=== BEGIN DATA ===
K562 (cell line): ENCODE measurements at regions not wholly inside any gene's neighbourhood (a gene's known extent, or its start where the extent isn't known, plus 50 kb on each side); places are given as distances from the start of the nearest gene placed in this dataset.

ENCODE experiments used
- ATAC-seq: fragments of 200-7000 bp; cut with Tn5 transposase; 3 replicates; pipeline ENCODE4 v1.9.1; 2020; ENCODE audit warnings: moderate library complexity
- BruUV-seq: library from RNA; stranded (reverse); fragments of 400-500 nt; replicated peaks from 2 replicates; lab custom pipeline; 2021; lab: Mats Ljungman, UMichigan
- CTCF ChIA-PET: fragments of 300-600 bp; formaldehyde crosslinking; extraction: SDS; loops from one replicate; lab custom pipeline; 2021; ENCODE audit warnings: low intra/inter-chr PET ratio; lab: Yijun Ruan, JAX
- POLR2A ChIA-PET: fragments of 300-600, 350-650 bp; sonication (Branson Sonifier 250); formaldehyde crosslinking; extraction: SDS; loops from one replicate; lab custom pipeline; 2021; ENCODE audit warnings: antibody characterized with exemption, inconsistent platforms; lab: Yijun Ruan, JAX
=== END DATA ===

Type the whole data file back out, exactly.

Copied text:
K562 (cell line): ENCODE measurements at regions not wholly inside any gene's neighbourhood (a gene's known extent, or its start where the extent isn't known, plus 50 kb on each side); places are given as distances from the start of the nearest gene placed in this dataset.

ENCODE experiments used
- ATAC-seq: fragments of 200-7000 bp; cut with Tn5 transposase; 3 replicates; pipeline ENCODE4 v1.9.1; 2020; ENCODE audit warnings: moderate library complexity
- BruUV-seq: library from RNA; stranded (reverse); fragments of 400-500 nt; replicated peaks from 2 replicates; lab custom pipeline; 2021; lab: Mats Ljungman, UMichigan
- CTCF ChIA-PET: fragments of 300-600 bp; formaldehyde crosslinking; extraction: SDS; loops from one replicate; lab custom pipeline; 2021; ENCODE audit warnings: low intra/inter-chr PET ratio; lab: Yijun Ruan, JAX
- POLR2A ChIA-PET: fragments of 300-600, 350-650 bp; sonication (Branson Sonifier 250); formaldehyde crosslinking; extraction: SDS; loops from one replicate; lab custom pipeline; 2021; ENCODE audit warnings: antibody characterized with exemption, inconsistent platforms; lab: Yijun Ruan, JAX